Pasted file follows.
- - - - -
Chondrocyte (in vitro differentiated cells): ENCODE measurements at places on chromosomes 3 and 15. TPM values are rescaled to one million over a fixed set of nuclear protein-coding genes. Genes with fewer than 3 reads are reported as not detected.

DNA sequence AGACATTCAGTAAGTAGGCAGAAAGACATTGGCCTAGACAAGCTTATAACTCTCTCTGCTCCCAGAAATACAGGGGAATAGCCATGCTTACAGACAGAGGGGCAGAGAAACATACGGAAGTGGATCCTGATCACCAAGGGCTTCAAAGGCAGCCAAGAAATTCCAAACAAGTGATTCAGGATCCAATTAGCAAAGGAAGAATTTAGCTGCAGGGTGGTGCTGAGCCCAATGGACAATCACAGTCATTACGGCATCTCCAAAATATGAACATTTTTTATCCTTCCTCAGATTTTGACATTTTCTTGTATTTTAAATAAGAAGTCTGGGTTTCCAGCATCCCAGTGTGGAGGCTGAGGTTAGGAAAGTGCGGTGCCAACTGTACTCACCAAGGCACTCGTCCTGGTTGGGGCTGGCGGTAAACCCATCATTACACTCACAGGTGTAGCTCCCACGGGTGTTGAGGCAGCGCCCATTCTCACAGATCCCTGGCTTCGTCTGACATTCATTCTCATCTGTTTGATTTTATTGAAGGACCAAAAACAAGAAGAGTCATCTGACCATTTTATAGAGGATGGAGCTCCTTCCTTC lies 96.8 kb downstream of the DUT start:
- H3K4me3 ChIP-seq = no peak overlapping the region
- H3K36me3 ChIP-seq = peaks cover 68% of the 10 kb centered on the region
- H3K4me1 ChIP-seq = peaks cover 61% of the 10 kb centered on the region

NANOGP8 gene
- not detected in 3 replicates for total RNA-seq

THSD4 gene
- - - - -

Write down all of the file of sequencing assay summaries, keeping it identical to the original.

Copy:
Chondrocyte (in vitro differentiated cells): ENCODE measurements at places on chromosomes 3 and 15. TPM values are rescaled to one million over a fixed set of nuclear protein-coding genes. Genes with fewer than 3 reads are reported as not detected.

DNA sequence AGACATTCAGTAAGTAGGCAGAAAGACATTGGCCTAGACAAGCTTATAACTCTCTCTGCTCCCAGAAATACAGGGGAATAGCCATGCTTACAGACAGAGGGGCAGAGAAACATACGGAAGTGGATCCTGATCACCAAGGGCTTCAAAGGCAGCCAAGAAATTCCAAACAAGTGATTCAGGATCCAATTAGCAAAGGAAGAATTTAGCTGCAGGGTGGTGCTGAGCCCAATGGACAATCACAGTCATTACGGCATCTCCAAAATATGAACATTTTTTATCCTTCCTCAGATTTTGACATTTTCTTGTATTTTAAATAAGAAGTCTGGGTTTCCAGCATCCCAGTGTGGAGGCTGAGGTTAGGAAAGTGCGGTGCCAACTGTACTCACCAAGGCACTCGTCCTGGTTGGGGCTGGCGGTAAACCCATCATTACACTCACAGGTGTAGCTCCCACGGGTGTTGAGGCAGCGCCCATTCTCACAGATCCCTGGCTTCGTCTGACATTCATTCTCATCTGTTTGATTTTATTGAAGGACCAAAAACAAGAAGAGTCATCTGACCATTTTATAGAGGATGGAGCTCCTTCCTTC lies 96.8 kb downstream of the DUT start:
- H3K4me3 ChIP-seq = no peak overlapping the region
- H3K36me3 ChIP-seq = peaks cover 68% of the 10 kb centered on the region
- H3K4me1 ChIP-seq = peaks cover 61% of the 10 kb centered on the region

NANOGP8 gene
- not detected in 3 replicates for total RNA-seq

THSD4 gene